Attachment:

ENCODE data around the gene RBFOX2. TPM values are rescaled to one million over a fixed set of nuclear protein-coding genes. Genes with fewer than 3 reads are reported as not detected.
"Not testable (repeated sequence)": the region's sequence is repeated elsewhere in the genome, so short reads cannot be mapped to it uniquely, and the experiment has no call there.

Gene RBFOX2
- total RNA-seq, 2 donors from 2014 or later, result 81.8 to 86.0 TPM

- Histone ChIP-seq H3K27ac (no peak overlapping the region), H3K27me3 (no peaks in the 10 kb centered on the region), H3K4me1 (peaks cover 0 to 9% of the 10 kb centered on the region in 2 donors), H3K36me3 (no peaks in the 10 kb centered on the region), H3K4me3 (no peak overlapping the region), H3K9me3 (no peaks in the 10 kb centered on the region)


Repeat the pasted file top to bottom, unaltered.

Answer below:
ENCODE data around the gene RBFOX2. TPM values are rescaled to one million over a fixed set of nuclear protein-coding genes. Genes with fewer than 3 reads are reported as not detected.
"Not testable (repeated sequence)": the region's sequence is repeated elsewhere in the genome, so short reads cannot be mapped to it uniquely, and the experiment has no call there.

Gene RBFOX2
- total RNA-seq, 2 donors from 2014 or later, result 81.8 to 86.0 TPM

- Histone ChIP-seq H3K27ac (no peak overlapping the region), H3K27me3 (no peaks in the 10 kb centered on the region), H3K4me1 (peaks cover 0 to 9% of the 10 kb centered on the region in 2 donors), H3K36me3 (no peaks in the 10 kb centered on the region), H3K4me3 (no peak overlapping the region), H3K9me3 (no peaks in the 10 kb centered on the region)